The rise in antimicrobial resistance (AMR) is recognised at global, European and national levels, including Ireland, as one of the greatest potential threats to human and animal health with possible serious consequences for public health, animal welfare and the agriculture and food sectors.
In recognition of the serious and increasing threat of antimicrobial resistance and the requirement for a whole-of-Government approach to health issues, the Department of Health’s Chief Medical Officer (CMO) and the Department of Agriculture, Food and the Marine’s Chief Veterinary Officer (CVO) established a high level National Interdepartmental AMR Consultative Committee to address this issue. The Committee meets Ireland’s requirements to have an Intersectoral co-ordinating mechanism for addressing AMR at European level.
The Committee was launched, with Ministerial approval, on European Antibiotic Awareness Day in November 2014 and has a clear role and mandate across the human and animal health sectors. Committee membership consists of representatives of both departments and of the relevant HSE and veterinary specialist agencies, including other relevant bodies with a remit across the two sectors; membership is representative of major stakeholders. The Committee meets bi-annually and its most recent meeting took place this week.
Ireland is fully committed to and engaged in addressing resolution of the problem of AMR and will continue to collaborate at international, EU and national levels to this end. Ireland contributes reporting to the European Antimicrobial Resistance Surveillance System.
Ireland, through membership of the World Health Organisation, is part of the international effort aimed at tackling the global public health threat of AMR, which requires action across human and animal health sectors, agriculture and the wider environment.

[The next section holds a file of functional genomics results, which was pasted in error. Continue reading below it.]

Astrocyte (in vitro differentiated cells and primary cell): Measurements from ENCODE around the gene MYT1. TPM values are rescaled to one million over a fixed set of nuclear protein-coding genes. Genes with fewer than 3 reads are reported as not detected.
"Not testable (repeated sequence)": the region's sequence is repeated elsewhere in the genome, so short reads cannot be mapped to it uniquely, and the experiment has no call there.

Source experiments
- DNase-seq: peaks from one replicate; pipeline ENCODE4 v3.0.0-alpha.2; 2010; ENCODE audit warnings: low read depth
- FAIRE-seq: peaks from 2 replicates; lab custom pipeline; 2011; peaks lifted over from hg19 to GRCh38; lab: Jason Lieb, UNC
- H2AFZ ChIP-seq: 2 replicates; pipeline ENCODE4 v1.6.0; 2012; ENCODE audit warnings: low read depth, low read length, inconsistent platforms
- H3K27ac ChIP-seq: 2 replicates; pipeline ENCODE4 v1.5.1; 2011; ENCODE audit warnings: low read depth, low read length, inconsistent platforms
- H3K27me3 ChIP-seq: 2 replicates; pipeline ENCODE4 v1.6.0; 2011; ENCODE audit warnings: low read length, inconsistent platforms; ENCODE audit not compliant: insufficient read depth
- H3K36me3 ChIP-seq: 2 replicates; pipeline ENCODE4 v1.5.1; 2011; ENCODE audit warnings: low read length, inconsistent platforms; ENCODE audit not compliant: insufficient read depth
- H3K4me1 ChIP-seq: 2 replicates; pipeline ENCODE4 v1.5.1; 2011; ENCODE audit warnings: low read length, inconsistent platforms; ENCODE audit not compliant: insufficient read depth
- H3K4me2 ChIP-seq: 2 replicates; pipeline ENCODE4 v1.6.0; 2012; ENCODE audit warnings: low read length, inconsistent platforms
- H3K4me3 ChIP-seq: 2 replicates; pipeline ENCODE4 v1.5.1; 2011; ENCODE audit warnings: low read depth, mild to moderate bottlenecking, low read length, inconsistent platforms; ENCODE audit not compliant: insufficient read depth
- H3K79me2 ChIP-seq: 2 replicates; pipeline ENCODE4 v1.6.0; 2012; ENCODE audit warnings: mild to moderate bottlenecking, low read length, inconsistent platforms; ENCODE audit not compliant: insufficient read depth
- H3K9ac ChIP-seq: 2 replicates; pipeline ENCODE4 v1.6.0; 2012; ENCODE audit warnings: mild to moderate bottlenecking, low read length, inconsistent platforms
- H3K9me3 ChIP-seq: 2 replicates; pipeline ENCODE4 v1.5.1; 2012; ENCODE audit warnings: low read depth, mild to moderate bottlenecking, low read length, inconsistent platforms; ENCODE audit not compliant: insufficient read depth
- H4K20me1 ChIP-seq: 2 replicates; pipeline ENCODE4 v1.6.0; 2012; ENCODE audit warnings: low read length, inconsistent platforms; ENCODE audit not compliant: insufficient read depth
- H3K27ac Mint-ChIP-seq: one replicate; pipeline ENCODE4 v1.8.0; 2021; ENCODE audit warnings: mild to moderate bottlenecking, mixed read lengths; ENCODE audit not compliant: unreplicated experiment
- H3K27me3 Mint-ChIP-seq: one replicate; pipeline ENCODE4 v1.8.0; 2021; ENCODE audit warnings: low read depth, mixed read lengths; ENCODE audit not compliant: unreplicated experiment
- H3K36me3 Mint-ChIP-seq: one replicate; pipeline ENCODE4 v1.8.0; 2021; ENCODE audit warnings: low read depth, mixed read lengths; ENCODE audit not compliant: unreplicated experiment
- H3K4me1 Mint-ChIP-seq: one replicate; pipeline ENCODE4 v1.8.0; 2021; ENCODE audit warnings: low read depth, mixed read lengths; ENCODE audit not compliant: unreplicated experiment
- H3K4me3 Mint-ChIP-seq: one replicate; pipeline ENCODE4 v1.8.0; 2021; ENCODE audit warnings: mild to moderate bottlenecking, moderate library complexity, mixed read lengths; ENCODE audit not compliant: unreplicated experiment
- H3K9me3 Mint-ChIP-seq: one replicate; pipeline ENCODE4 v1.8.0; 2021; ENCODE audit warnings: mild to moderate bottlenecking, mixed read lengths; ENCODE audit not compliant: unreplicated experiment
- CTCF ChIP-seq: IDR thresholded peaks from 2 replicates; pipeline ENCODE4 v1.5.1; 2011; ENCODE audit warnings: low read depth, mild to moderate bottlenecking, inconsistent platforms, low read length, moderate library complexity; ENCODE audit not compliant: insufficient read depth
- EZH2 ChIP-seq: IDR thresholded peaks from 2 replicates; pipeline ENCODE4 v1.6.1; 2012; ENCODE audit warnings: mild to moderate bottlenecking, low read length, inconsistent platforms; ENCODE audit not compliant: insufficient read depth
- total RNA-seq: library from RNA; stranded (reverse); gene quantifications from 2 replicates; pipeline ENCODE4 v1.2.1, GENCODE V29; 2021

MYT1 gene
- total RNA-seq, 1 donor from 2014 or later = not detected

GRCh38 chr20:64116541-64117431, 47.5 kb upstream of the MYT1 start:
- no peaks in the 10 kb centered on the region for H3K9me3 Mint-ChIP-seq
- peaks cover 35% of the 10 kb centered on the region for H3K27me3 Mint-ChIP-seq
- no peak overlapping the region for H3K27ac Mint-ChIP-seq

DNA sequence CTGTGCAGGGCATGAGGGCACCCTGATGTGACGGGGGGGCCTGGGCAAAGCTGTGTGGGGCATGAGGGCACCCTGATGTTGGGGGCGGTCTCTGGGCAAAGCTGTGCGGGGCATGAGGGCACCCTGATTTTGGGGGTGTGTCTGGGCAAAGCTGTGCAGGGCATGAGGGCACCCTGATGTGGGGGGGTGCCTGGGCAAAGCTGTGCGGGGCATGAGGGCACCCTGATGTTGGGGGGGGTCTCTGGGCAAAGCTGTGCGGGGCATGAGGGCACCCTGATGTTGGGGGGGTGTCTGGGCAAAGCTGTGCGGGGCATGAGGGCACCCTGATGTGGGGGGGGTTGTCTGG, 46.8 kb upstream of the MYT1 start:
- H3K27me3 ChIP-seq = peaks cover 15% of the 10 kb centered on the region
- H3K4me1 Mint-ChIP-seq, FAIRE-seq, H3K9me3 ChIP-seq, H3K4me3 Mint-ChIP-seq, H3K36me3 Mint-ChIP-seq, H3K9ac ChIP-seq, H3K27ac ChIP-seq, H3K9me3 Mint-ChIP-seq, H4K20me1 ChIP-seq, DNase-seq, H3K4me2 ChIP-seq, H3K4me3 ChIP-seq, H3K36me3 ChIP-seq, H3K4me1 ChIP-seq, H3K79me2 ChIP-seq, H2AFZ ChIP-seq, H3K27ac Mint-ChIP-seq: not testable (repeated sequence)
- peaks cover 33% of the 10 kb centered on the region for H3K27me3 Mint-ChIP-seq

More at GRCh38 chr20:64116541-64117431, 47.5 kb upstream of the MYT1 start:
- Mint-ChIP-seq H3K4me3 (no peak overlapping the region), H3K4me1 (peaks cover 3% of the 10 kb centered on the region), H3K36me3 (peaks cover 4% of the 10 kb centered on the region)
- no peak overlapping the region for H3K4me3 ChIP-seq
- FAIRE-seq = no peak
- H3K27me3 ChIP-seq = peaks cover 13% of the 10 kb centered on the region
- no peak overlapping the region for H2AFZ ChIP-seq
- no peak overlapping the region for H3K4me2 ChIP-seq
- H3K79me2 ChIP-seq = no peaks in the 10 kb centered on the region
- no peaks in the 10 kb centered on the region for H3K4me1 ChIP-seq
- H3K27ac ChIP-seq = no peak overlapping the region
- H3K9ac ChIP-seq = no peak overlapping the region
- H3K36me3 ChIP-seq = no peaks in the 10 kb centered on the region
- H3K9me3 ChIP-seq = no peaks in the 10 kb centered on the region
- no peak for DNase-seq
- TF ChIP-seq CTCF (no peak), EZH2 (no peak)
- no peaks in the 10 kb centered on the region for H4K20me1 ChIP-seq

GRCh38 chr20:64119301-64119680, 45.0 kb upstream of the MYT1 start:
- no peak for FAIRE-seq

In May 2015 at the WHO 68th World Health Assembly the final WHO Global Action Plan was endorsed; it sets out five strategic objectives:
Through adoption of the Global Action Plan, governments committed to have in place, by May 2017, a national action plan on antimicrobial resistance that is aligned with the global action plan. This national plan needs to cover the use of antimicrobial medicines in animal health and agriculture, as well as for human health. WHO will work with countries to support the development and implementation of their national plans, and will report progress to the Health Assembly in 2017.
The National Interdepartmental AMR Consultative Committee held its third meeting on 13 April 2016 and agreed as a key action for 2016 the development of Ireland’s AMR national action plan.
In addition, the prevention and control of healthcare associated infections (HCAIs) and AMR has been a significant, long-standing patient safety and public health priority for the Department of Health for many years.
A wide range of initiatives have been put in place in the Irish health system over several years in response to the rising incidence of AMRs. These include:
Further information is available on the Committee meetings.